This is a letter sent to a prospective adoptive parent from the Fairmount Maternity Home in Kansas City Missouri.
I am an Adoptee who was born at the Fairmount Maternity home.
This article was published in the Searchline of Texas Quarterly Update 11-1-82
Fairmount Maternity Hospital
Phone Harrison 4726
1414 East 27th Street Kansas City, Missouri
3017 (Private)] Tulsa, Oklahoma
We are pleased to advise you that we always have desirable babies for adoption
. Their ages range from a few days old to several weeks, and we offer for adoption only fine,
healthy babies of good parentage. We know you can make a satisfactory selection from these babies
. It is necessary to fill out the enclosed application blank, return to us with three letters of reference,
and $5.00 for filing fee. We will advise you when to come for the baby. Do notcome until we notify you to come.
But we will do our best to get a lovely baby for you at the earliest possiable time.
The court preferes one letter from a minister, if possible, and the other two from lawyers, doctors, bankers,
or good business men. Have the letters mention both you and your husband.
What the court wants to know is that you are people of good moral standing and are physically
and financially able to care for your child. The adoption can be arranged in one day if desired.
The total cost of adoption, including court costs and blood test, is Forty-seven Dollars and Fifty cents ($47.50)
By adopting a child from this insitiution, you are assured of getting a healthy, normal child,
which has had a thorough medical examination and has been found free from disease of every character.
We also encourage you to have your family doctor make anexamination, and if he finds anything irregular,
return the baby to us. Trusting we may have the pleasure of brightning up your home with a little one,
and that we may hear from you in the immediate future.
We are. Very Truly Yours
Fairmount Maternity Home
Eve Hill Thomson -Superintendent
Will It Ever End
Fifty six years ago I was sold to the "Catholic Family" with the most money.
No one cared if they would be good parents or if I would be loved, just how much money I would bring
. A sad story that reflects the mindset of the times. Today adoption is different, you would be quick to say.
However, you would be wrong. It may not be a stigma to have a child out of wedlock, but it carries the same "shame"
that it did long ago. Babies today aren't sold for $37.50 but for thousands of dollars,
so at least the value of a baby has risen. I don't think so. It is still the family with the most money to pay for the best stock.
Now the adoption agencies can afford to advertise, can break your heart with the stories of the abused,
mistreated children. Now the government offers tax breaks or incentitives if you will adopt.
Why are they all jumping on the band wagon to protect children and find them good homes?
Because it means money and votes. Three months ago I saw my great grand daughter for the first and last time.
She was placed for adoption by my 13 year old grand daughter. My grand daughter had gone to Planned Parenthood
for help when she became pregnant. After filing out the forms and talking at length with a "very friendly lady",
she was referred to an Adoption Agency. I will always believe her looks and the father's looks
had something to do with this referral. She was told she would receive "alot of money" and all her expenses would be paid
. What 13 year old could turn this down. The decision was all hers. She has special attention--"Call anytime you want to talk"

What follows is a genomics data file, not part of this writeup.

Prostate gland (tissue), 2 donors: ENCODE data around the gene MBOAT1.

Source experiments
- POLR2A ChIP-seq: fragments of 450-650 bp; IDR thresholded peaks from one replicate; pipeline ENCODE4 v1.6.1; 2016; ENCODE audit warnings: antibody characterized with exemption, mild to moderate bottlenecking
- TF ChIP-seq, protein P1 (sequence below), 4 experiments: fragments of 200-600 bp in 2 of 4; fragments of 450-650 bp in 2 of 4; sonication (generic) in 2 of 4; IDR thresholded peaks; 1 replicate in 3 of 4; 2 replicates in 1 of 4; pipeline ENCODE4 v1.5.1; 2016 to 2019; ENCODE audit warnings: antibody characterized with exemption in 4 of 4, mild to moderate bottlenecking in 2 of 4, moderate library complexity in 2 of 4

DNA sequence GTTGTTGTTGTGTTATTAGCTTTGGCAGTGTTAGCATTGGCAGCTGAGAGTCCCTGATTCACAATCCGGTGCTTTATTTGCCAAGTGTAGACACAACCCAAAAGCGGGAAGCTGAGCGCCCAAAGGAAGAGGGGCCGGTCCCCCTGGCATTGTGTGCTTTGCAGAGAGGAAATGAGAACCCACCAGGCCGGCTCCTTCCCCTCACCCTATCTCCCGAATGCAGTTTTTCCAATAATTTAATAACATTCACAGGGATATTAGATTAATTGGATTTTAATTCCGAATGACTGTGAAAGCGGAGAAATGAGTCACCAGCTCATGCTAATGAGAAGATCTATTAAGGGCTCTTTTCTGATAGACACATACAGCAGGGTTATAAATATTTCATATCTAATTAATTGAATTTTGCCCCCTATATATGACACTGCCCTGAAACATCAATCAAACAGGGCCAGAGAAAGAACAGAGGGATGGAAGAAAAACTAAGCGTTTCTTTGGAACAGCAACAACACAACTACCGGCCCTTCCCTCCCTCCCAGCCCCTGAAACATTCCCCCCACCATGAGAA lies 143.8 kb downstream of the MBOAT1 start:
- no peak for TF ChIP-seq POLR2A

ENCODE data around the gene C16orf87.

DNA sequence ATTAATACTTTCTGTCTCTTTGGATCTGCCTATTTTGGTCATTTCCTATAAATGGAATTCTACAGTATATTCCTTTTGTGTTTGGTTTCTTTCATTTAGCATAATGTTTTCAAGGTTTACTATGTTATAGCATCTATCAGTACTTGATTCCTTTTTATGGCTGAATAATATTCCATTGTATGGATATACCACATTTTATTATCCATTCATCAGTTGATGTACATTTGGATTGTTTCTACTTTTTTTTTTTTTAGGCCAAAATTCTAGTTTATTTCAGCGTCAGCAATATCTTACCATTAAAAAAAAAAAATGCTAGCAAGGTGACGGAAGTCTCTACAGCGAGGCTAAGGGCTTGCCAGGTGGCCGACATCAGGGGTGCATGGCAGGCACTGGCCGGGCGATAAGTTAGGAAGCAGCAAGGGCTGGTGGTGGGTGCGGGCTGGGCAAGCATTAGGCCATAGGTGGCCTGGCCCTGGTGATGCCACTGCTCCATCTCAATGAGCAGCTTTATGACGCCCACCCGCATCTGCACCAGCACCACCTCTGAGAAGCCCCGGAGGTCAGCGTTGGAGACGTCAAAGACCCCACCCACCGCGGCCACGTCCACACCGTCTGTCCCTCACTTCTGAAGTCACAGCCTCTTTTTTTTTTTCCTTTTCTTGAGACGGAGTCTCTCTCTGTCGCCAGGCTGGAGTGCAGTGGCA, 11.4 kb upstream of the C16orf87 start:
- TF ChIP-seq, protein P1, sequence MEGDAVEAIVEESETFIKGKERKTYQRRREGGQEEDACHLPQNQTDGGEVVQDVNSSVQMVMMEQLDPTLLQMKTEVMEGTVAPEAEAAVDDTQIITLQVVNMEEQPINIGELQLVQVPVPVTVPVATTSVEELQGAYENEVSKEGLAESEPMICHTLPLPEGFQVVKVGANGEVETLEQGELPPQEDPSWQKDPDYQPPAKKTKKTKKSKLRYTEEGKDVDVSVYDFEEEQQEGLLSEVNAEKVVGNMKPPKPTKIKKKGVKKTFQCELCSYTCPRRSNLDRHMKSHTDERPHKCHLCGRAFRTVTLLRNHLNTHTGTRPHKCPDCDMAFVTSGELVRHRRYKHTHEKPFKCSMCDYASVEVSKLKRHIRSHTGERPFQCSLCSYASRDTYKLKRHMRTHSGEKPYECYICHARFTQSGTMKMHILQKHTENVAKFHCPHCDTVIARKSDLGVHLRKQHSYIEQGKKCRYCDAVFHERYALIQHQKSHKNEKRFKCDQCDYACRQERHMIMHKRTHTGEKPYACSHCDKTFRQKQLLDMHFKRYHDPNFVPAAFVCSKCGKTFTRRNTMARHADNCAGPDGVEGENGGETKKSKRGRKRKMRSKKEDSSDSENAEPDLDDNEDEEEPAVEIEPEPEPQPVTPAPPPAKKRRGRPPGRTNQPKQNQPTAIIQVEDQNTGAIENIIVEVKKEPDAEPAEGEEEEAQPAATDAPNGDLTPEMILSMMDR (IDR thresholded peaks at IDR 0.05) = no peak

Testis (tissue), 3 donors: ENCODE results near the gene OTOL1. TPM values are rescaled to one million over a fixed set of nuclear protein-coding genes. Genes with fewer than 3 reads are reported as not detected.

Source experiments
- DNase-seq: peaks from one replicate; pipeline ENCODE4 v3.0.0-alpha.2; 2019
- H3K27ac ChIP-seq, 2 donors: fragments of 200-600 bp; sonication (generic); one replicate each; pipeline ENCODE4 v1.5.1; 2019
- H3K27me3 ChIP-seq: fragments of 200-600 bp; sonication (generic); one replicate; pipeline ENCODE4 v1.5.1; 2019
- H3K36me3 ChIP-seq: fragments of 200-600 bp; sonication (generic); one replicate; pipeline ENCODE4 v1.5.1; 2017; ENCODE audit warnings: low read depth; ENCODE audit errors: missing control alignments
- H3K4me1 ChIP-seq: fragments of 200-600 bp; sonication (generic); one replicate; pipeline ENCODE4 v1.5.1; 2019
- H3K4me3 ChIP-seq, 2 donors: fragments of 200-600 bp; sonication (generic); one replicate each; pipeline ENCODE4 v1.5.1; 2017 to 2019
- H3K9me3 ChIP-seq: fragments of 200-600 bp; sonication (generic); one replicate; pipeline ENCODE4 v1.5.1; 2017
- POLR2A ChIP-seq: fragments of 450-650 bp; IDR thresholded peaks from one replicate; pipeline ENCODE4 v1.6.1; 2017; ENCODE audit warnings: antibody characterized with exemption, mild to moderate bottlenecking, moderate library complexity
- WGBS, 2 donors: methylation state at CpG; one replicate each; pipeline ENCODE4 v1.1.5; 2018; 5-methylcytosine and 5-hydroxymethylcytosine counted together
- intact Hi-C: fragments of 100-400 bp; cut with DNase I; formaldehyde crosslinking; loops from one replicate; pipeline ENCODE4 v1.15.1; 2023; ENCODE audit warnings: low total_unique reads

. She receives "extra spending money", clothes from the adoptive parents that she personally picked out,
taxi rides to the doctor's office and weekly notes and pictures from the "parents-to-be".
What my granddaughter didn't receive was counseling. Not one minute of it.
The adoptive parents were there when the baby was born along with the lady from the adoption agency.
When she was three days old, she left the hospital with her new family.
For seven months my grand daughter received more notes, pictures of the baby and calls from the agency
inquiring about how she was doing. This was an "open" adoption or at least we were told that.
The day the adoption was final, we all met at the agency to see the baby and her parents. They named her Jordan.
She has big beautiful brown eyes, a big smile and looks exactly like my grand daughter did at that age
. I got to spend two hours looking at her. She was afraid of strangers, so I was unable to hold her.
We all left with tears in our eyes and promises of more pictures and progress reports. Guess what?
Not a word! My grand daughter hasn't heard a word from the adoptive parents or the "concerned" adoption agency.
In fact, they won't even return her calls. You can imagine what my grand daughter is going through.
She can't sleep, won't eat, and her behavior is awful. She blames everyone.
She is just a child, a child who was asked to make a decision that is extremely difficult for an adult and now she realizes
she was lied to. They took her baby, promised her contact and when the final papers were signed, threw her aside.
She no longer had something they wanted. She was no longer important. And so, I ask you this.
Take a moment to let these words sink in and then ask yourself, do you care.
Are we going to allow this continue. Just because someone says they are so concerned for the children,
that the children deserve a loving home, don't deceive yourself into believing that they do this for the children
. It's the money, plain and simple. As long as there is big money to be made, the lies will continue.
Will it be your sister, your child, your grand child or your great grand child who is sold to the highest bidder?
This has been happening since 1900, how long will we allow it to continue.?
Written by Gen Goad- Co Founder of ABORN
This article is featured in this months edition of The Adoption Activism Press